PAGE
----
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Crashing Galaxies Shed New Light on Dark Matter Mystery

Dark matter competence not be partial of a “dark sector” of particles that mirrors unchanging matter, as some theories suggest, according to scientists study collisions of star clusters.

When clusters of galaxies collide, a prohibited gas that fills a space between a stars in those galaxies also collides and splatters in all directions with a suit same to splashes of water. Dark matter creates adult about 90 percent of a matter in star clusters: Does it splatter like H2O as well?

New investigate suggests that it doesn’t, and this anticipating boundary a kinds of particles that can make adult dim matter. Specifically, a authors of a newly published investigate contend it’s doubtful that dim matter is partial of an whole “dark sector” — a counterpart chronicle of a manifest universe. [Infographic: Dark Matter Mystery Explained]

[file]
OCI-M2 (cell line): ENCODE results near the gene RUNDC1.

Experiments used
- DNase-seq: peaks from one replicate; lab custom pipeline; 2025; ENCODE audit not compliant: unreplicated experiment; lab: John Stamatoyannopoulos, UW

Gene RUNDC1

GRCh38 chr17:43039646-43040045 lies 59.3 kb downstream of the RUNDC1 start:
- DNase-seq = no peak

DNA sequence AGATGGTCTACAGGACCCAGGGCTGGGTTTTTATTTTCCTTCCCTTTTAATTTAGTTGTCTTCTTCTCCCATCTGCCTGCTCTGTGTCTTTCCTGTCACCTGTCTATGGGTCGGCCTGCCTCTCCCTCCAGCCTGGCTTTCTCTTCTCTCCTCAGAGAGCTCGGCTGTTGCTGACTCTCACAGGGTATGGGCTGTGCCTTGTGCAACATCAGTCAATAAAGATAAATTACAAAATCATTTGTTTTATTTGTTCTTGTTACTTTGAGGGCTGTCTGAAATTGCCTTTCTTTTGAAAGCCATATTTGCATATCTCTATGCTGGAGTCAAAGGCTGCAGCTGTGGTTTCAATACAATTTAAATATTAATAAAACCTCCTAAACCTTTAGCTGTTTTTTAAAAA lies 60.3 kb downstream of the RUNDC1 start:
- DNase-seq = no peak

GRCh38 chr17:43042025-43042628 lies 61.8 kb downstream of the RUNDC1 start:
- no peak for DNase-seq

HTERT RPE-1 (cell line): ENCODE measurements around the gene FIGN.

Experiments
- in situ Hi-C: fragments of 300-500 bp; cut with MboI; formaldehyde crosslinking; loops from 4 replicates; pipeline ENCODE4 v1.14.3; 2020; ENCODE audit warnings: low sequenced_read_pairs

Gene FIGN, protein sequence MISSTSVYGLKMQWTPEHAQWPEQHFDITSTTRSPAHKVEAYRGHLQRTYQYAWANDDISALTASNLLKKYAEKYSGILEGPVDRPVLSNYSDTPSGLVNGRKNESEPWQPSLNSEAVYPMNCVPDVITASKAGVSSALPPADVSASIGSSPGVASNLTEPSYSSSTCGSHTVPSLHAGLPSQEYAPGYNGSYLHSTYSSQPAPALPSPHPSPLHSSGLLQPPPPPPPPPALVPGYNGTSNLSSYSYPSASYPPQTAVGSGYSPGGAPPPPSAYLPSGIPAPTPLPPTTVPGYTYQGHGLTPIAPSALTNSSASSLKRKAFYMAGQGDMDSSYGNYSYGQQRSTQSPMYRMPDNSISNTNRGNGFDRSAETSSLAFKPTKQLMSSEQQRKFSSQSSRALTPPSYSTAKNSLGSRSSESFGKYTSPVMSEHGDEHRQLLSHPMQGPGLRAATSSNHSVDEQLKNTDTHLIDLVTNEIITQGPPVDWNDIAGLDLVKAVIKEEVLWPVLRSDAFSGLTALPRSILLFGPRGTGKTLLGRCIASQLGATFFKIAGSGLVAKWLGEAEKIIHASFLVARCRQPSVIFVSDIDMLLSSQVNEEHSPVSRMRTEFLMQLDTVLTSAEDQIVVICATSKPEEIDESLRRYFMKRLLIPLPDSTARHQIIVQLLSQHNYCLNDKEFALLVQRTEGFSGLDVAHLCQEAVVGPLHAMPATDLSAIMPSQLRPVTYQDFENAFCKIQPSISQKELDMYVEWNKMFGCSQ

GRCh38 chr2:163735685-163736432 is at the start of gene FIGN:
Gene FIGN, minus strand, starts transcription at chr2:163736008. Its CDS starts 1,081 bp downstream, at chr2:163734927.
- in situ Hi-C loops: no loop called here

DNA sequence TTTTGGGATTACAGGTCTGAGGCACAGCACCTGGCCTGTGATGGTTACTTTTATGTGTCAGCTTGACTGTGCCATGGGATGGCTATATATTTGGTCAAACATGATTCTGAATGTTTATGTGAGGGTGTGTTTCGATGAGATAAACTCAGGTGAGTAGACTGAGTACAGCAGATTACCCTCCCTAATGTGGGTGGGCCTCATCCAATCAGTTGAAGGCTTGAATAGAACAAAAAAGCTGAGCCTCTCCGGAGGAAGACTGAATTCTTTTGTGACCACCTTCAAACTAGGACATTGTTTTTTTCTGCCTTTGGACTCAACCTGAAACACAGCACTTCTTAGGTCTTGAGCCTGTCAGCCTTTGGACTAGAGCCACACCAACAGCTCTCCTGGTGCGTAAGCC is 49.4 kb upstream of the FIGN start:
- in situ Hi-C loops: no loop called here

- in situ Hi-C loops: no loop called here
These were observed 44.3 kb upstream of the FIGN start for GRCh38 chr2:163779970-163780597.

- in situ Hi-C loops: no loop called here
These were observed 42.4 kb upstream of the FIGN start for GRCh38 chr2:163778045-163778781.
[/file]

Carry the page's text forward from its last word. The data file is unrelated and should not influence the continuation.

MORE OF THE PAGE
David Harvey, a postdoctoral researcher during a Swiss Federal Institute of Technology Lausanne, is one of many scientists now perplexing to figure out what dim matter is done of. There are lots of ways to go about this, and Harvey motionless to see what happens when dim matter collides with itself.

To do this, Harvey and his colleagues during a University of Edinburgh, where Harvey did his Ph.D. work, looked during collisions involving whole clusters of galaxies, where as most as 90 percent of a mass concerned in a collision is dim matter.

The researchers collected information on 30 galaxy-cluster collisions, drawn from observations by a Hubble Space Telescope and Chandra X-ray Observatory. They traced a transformation of dim matter by looking for gravitational lensing effects. That’s how they dynamic that a dim matter didn’t splatter. [Chandra Observatory’s X-ray Universe in Photos]

The commentary tell scientists something about what dim matter competence be done of — or some-more precisely, what it’s substantially not done of. “Chances are that dim matter is not done adult of dim protons interacting with dim protons, and chances are, there is not a counterpart star out there with these dim particles,” Harvey said.

— Calla Cofield, Space.com

This is a precipitated chronicle of a news from Space.com. Read a full report. Follow Calla Cofield @callacofield. Follow us @Spacedotcom, Facebook and Google+.


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